One of the prerequisites of successful devolution in Kenya is financial stability of county governments. This would enable them to efficiently discharge their functions. There are five main funding streams for counties. These include equitable share of revenue raised nationally, conditional and unconditional grants from national government, equalisation fund for select counties, loans and grants, and counties’ own source of revenue.
Most of these revenue streams are sourced from the national government. Specifically, there is overreliance on equitable share of revenue, which often subjects operations in counties to disruptions wherever there are delays in disbursements by the National Treasury. Unfortunately, most counties have neglected taking measures to optimise generating their own revenue source.
Generally, mobilising own source of revenue by counties has been dismal. For instance, during the financial year 2017/18 counties targeted to raise Sh49.2 billion in own-source revenue. They collected Sh32.5 billion, an amount similar to the collections of financial year 2016/17, indicating a nil improvement.
Setting of soft revenue targets, leading to inadequate mobilisation, has often occasioned the low collections by counties. This has resulted in some counties raising revenue lower than what the defunct local governments used to raise.
This failure to mobilise adequate own source of revenue has led to adverse impacts such as delayed projects implementation and escalation of pending bills. Hence, for the counties to assert themselves and assure a reliable devolution, they have to optimise on their own source of revenue, a potential yet to be fully exploited.
The Constitution empowers the counties to impose property taxes, entertainment taxes and user charges and fees. Of these, property tax is one of the untapped tax bases with huge potential. County governors have majorly focused on issuing penalty waiver to mob up payments. However, such strategy has neither incremental revenue yields nor does it enhance buoyancy of this revenue stream, when the underlying fundamentals have not reviewed.
The value most counties use as basis to levy property taxes is determined using guidance provided in the Valuation for Rating Act and the Rating Act. The former statute guides on the preparation of the valuation rolls while the Rating Act provides for rates imposition and applicable forms of rating.
A valuation roll is a list of rateable properties that indicates the rateable owners, characteristics of land and assigned value of the land. This eventually determines the amounts of rates payable. These two Acts were enacted in 1956 and 1963 respectively, and kept under constant review, including alignment with the Constitution.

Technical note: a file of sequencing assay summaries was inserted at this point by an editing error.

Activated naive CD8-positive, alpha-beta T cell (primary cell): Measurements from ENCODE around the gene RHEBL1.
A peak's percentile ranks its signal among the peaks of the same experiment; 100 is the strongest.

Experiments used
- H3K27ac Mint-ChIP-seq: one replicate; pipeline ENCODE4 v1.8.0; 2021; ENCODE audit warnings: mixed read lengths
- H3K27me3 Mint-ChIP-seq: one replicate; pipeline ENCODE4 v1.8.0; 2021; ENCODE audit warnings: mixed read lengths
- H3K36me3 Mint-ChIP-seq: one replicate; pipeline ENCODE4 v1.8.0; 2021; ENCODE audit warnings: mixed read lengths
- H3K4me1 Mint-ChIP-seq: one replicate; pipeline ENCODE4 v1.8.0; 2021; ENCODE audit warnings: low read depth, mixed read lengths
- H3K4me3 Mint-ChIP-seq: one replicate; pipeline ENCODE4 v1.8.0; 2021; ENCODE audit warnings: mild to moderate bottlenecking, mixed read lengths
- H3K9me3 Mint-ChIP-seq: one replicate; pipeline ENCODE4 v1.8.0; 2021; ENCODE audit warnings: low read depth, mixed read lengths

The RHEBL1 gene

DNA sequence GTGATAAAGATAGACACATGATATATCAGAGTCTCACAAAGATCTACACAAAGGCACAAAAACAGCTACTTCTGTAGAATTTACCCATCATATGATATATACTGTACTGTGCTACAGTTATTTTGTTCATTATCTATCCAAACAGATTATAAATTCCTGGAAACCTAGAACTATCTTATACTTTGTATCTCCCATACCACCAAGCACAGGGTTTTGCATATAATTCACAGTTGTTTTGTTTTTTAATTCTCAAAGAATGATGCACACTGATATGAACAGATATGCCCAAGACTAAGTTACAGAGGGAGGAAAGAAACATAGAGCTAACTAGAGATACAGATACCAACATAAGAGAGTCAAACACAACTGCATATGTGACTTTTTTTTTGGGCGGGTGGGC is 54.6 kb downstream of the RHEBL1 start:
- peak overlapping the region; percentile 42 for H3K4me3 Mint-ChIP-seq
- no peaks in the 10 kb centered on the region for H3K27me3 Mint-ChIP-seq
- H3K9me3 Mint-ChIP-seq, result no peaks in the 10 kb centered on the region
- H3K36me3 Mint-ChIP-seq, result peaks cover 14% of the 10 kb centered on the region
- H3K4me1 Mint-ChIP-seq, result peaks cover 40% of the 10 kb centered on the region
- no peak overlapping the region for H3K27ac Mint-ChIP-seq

County governments have the mandate to enact their own laws to guide property valuation and rating. However, only few counties have done so. The consequence is that counties are imposing rates on valuation rolls prepared through the nearly outdated national legislation, occasioning imposition of rates that are out of sync with markets dynamics.
Typically, a valuation roll should be updated regularly. Only a few counties such as Kiambu have updated their rolls and Nairobi City County is in the process of doing so. This failure to enact property legislations to guide on valuation rolls leads to a scenario where counties have continued to retain the systems they inherited from the local authorities, further weakening performance on property revenue.
The legal inadequacy has led to the National Government being unable to remit annual payments to the counties in respect of national government land in the counties. The Rating Act provides that such annual payments should be made in form of contribution in lieu of rates (CILOR), pegged on appropriate valuation.
Since devolution, counties have not been receiving CILOR payments due to this inadequacy of the legal basis for making such claims and outdated valuation rolls. Without requisite supportive legislation and administrative guidance, counties have not been able to benefit from a revenue stream they deserve.
To address these aspects, an urgent review of the national Rating Act and the Valuation for Rating Act is necessary. Even though each county may enact such laws, it would be a time consuming exercise and unnecessary duplicity. A national legislation to guide these aspects would be appropriate to ensure every county has necessary legal authority to impose and collect property rates.
This would create uniformity in underlying property valuation and rating with respect to tax base, waivers, exemptions, and payment periods while retaining the mandate of the respective county to determine the applicable rate. Further, it would clear the air on the CILOR payments or exemptions granted by county bosses.
Counties ought to also develop principal revenue legislation for other revenue streams and provide a basis for every impost. Most user fees and charges are levied without legal anchorage. This often acts as a disincentive for compliance, especially where such levies are not commensurate with services offered. Specific revenue laws would expound on characteristics of every impost and make determination of tax payable clear and predictable.
The current trend by most counties is enacting an omnibus Finance Act that schedules levies and rates imposed. This is often without an attempt to offer clarity on the revenue base. It should not be so.